I was discussing with a colleague about JavaScript while looking at some snippets. We noticed that these snippets were missing the ; at the end of the statements. We all know that JS is interpreted correctly even if no semicolon is shown at the end of a line, but I was wondering if this affects somehow the performance of evaluation, since it is an interpreted language.

  • 26
    Even if it does, it won't be something you'll conceivably notice. Worry more about dust clogging your CPU fan.
    – Zirak
    Commented Jan 17, 2013 at 13:15
  • You could just not leave it out and then not have to worry.
    – George
    Commented Jan 17, 2013 at 13:17
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    So you are asking whether parsing JavaScript without semicolons is faster or slower? I think that really depends on the actual source code, i.e. which possible states the parser could go into if a semicolon is there or not and how it can recover from that. Once the code is parsed it does not matter anymore anyways. So all you could do with this is improving the "startup time" for the code and that probably has no effect on the overall performance of a page. Commented Jan 17, 2013 at 13:25
  • Generic answer for these kind of questions: you'd have to benchmark different code in a bunch of browsers, there's no guarantee that it won't change in the future and performance difference is most likely irrelevant. Commented Jan 17, 2013 at 13:25
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    Apparently, if you use about a thousand semicolons, it has a huge impact: jsperf.com/testing-semicolons-against-no-semicolons
    – Cilan
    Commented Jan 13, 2014 at 0:19

3 Answers 3


A javascript file with spaces, semi-colons and comments is heavier. That's the main impact.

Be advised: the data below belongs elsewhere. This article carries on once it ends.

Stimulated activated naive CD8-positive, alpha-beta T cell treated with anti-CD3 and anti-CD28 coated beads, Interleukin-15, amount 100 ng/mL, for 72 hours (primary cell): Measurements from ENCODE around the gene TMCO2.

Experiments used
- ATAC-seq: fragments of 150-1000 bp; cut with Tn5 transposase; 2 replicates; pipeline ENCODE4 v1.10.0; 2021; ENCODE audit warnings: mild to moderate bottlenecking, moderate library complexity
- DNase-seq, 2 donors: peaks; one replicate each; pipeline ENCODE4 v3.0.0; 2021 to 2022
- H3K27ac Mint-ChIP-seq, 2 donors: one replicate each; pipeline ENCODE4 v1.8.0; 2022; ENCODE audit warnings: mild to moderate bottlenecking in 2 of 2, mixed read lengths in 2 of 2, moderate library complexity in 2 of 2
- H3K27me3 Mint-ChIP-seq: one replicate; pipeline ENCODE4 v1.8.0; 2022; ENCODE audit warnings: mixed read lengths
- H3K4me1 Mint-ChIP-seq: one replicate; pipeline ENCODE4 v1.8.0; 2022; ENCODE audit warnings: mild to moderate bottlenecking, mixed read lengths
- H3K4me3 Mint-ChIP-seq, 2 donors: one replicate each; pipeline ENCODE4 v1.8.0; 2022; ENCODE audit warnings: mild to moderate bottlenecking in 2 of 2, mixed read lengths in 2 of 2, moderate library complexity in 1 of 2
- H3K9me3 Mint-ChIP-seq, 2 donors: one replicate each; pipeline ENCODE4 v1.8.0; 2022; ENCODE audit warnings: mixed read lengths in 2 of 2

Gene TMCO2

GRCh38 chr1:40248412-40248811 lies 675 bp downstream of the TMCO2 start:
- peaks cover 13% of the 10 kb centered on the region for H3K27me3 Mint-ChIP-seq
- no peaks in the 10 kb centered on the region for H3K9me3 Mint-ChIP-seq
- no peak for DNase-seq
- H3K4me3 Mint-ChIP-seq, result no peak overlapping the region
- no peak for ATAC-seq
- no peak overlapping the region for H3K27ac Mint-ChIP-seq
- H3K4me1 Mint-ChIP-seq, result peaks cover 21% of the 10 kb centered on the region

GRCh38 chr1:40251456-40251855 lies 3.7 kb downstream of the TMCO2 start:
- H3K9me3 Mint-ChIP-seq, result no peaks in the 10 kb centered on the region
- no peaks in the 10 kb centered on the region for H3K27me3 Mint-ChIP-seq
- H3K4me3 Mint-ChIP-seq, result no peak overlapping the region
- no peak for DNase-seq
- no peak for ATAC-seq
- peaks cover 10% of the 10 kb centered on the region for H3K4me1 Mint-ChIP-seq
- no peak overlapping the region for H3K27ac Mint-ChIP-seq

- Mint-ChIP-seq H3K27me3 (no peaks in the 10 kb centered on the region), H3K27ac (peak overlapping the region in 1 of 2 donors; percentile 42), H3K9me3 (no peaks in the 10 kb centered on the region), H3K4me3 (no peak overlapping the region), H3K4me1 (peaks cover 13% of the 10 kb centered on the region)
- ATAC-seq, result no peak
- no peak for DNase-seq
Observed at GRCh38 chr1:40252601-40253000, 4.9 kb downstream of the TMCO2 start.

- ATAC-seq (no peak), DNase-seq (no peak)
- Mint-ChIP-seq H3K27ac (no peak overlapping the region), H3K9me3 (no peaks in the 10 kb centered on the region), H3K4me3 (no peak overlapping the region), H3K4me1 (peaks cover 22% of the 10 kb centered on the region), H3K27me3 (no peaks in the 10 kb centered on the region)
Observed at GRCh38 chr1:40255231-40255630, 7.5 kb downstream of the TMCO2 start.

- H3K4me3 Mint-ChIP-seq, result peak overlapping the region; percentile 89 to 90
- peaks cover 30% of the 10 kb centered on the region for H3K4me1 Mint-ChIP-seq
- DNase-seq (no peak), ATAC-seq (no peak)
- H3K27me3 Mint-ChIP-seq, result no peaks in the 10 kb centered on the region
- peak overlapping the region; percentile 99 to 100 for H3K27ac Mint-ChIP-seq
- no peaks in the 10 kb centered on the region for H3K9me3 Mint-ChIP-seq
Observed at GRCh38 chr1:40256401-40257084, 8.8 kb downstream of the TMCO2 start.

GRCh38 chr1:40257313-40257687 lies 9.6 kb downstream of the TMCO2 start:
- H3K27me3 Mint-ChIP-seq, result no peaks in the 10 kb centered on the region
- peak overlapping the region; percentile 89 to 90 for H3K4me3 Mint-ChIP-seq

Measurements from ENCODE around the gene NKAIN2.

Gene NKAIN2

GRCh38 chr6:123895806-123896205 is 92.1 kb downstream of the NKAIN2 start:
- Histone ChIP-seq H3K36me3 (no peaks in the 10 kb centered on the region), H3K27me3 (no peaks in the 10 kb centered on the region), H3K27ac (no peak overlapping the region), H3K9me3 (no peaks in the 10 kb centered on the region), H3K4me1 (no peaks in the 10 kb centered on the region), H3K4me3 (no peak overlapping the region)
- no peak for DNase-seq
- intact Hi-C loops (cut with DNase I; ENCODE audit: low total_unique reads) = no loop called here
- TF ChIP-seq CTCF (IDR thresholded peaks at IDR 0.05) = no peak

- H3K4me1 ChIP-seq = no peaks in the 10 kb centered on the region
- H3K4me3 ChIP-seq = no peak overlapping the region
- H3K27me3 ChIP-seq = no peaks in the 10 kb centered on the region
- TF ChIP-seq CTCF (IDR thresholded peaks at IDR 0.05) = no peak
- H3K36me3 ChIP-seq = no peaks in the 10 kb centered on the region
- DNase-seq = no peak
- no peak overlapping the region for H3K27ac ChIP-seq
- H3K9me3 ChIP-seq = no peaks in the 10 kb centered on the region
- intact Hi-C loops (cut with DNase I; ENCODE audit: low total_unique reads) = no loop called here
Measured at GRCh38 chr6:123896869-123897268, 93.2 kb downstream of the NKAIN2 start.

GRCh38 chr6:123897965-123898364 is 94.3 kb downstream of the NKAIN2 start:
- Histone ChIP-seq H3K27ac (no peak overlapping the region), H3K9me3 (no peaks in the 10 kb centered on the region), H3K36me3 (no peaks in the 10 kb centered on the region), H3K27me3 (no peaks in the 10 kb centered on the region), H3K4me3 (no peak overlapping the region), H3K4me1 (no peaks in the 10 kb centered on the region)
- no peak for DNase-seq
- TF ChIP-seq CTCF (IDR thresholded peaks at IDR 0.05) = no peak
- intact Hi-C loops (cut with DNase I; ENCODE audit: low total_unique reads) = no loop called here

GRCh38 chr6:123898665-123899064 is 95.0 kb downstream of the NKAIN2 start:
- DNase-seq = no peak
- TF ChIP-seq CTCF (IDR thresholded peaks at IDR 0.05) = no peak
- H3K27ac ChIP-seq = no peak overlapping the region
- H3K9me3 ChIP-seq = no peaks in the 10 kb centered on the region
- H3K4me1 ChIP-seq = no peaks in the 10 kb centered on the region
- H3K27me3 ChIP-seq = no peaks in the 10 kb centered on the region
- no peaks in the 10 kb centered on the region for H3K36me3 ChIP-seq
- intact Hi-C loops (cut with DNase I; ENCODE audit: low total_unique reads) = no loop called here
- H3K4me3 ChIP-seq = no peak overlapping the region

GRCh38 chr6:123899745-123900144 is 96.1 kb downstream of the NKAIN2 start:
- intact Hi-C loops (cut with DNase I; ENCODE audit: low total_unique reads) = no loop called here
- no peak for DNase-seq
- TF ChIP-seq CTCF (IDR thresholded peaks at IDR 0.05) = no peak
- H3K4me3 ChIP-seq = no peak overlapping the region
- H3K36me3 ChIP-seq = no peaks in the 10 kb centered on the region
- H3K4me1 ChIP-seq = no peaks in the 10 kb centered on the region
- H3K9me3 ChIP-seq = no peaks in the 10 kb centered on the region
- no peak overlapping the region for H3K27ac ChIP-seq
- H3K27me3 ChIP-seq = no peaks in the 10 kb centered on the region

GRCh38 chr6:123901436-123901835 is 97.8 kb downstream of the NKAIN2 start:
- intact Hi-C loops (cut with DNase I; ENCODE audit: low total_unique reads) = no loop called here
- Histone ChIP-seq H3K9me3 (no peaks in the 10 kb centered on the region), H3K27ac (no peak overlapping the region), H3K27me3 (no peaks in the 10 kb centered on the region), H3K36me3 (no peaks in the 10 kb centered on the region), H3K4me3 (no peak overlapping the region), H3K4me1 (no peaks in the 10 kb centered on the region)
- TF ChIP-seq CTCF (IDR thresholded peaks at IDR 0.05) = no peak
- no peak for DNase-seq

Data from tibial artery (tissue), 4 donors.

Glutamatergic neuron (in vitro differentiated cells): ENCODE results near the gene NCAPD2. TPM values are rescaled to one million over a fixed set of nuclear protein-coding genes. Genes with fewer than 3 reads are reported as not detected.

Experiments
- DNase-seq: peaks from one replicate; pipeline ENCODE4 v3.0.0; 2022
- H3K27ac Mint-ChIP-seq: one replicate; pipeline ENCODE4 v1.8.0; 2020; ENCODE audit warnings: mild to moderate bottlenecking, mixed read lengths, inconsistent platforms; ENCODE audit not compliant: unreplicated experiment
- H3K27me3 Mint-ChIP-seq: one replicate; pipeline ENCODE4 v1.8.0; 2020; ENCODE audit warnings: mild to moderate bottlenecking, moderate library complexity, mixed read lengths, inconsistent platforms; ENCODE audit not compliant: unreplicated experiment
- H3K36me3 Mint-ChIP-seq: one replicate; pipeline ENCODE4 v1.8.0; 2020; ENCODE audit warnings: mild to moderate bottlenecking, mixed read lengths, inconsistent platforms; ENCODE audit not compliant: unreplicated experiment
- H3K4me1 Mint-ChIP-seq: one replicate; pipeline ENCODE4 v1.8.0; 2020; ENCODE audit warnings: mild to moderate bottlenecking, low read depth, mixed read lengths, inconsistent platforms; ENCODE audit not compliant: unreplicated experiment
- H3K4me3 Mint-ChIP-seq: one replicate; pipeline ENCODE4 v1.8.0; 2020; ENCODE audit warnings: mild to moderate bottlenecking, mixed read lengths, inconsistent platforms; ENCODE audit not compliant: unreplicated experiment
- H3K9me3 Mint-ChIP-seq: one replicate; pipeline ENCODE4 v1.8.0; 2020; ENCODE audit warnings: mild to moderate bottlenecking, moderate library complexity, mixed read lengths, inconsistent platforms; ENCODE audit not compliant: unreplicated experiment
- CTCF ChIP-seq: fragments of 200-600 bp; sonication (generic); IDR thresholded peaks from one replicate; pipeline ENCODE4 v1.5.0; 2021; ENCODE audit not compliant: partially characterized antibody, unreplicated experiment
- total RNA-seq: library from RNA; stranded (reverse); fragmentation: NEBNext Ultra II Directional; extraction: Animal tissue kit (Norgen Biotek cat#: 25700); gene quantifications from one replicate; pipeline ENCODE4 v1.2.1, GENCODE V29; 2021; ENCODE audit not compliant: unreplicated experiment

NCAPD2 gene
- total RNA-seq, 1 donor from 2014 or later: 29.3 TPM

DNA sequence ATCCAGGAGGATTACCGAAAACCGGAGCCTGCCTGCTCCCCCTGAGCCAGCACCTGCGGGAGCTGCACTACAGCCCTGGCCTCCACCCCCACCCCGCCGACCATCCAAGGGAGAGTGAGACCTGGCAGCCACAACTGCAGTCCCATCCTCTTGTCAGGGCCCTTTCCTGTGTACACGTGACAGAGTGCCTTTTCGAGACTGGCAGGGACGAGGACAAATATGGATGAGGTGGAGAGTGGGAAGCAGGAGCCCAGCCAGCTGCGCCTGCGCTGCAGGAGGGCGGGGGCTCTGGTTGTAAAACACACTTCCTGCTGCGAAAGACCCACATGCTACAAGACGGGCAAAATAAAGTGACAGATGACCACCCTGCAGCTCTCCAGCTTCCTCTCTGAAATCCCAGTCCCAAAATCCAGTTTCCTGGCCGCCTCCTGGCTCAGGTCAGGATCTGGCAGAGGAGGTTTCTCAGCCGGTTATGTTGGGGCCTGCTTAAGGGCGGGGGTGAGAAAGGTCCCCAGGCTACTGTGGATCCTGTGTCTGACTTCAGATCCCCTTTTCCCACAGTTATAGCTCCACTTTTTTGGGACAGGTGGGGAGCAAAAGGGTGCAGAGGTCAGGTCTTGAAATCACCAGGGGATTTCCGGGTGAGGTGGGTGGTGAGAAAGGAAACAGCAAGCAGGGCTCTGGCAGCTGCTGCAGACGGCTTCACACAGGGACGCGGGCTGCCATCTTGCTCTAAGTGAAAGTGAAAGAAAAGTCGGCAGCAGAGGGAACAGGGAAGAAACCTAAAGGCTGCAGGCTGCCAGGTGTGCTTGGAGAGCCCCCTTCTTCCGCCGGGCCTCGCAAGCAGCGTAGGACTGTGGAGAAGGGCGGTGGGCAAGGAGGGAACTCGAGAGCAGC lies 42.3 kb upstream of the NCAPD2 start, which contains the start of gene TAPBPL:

But you're a coder and you have to maintain the code, so this very slight impact is much less important than the adverse one on readability. And omitting the semicolons means you know when you can omit them. But the rules aren't so simple and learning them isn't worth your time.

Leave the semi-colons where they are, you'll avoid bugs.

And use a minifier to build a more concise code for the browser if you want to have the lightest possible code. It's its duty, not yours.

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    +1 for a sensible answer. micro optimizations like this are pointless - unless for style purposes I think this question is moot.
    – rlemon
    Commented Jan 17, 2013 at 13:25
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    If you have a line that begins with an operator, e.g.: + - / * ( [ then that line will try to interact with the one before it unless there is a semicolon somewhere between the front of that line, and the end of the previous one. Commented Mar 8, 2016 at 20:29
  • In 2020 we can use Prettier to avoid semicolon-related bugs.
    – jchook
    Commented Apr 10, 2020 at 22:17
  • So I prefer NO semicolons as it makes the code look better, but I agree... if it's a large project and teams managing the code change over time, it's easier to care after with semicolons in, as much as I hate them.
    – Leon Gaban
    Commented Aug 4, 2023 at 3:49

Omitting semicolons in JS is big debate, but we should always keep semicolon. If you talk about performance, then there will be very little benefit while keeping semicolon.

But the things not end up here only. Other than performance there is one big thing which needs to be take care.

Doug Crockford explains the need of semicolons very well in this presentation:

The JS Interpreter finds an error, adds a semicolon, and runs the whole thing again. But not every time he puts the semicolon on the right place and hilarious bugs are the consequence. You should always make semicolons and run your js through testing tools like JSLint.

Other than this semicolons give the code more structure and make it cleaner - additionally, their presence allows some developers to obfuscate their code.

Hope it will help you.

  • Does the code transpile faster if you use semicolon ?
    – strix25
    Commented Sep 6, 2023 at 11:46

Tiny differences in code syntax usually have very little effect on the performance of the code. the process of interpreting a string of code is very efficient and takes a tiny fraction of the time taken by actually running the code.

An inefficient algorithm or an extra network call, such as pulling in multiple .js files instead of a single one have far greater impact.

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